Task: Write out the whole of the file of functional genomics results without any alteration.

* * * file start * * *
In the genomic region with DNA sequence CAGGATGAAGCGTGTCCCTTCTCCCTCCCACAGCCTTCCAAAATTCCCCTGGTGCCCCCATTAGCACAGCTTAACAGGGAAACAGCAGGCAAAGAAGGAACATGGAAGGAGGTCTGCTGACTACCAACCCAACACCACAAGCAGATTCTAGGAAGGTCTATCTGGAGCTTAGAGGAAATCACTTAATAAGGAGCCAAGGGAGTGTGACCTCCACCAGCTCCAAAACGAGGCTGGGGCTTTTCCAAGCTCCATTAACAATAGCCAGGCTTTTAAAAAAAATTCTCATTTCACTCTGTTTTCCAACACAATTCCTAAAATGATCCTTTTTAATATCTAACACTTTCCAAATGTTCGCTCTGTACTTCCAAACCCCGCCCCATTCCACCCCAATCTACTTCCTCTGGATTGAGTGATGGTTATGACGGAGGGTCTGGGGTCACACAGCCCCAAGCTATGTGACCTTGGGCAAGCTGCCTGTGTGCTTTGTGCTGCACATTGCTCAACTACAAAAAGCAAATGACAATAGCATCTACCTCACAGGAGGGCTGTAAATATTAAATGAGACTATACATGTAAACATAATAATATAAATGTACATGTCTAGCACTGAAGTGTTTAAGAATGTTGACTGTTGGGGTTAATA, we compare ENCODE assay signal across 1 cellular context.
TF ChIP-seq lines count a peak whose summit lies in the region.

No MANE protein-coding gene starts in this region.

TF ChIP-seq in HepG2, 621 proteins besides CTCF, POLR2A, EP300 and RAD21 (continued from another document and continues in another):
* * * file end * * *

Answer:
In the genomic region with DNA sequence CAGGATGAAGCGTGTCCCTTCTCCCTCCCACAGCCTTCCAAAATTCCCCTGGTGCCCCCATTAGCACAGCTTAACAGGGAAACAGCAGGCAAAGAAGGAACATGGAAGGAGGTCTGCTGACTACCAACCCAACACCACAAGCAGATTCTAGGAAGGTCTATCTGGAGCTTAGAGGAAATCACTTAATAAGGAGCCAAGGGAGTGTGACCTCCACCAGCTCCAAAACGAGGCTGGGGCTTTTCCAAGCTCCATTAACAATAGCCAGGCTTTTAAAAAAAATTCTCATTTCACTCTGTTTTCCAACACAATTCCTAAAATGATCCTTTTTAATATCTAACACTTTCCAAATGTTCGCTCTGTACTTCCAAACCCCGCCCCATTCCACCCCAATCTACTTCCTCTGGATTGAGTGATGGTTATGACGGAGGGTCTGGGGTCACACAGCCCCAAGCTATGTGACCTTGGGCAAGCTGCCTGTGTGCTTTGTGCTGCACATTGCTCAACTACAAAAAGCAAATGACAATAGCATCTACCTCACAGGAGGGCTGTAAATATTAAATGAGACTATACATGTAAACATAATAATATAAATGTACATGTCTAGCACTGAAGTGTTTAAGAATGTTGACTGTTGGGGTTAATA, we compare ENCODE assay signal across 1 cellular context.
TF ChIP-seq lines count a peak whose summit lies in the region.

No MANE protein-coding gene starts in this region.

TF ChIP-seq in HepG2, 621 proteins besides CTCF, POLR2A, EP300 and RAD21 (continued from another document and continues in another):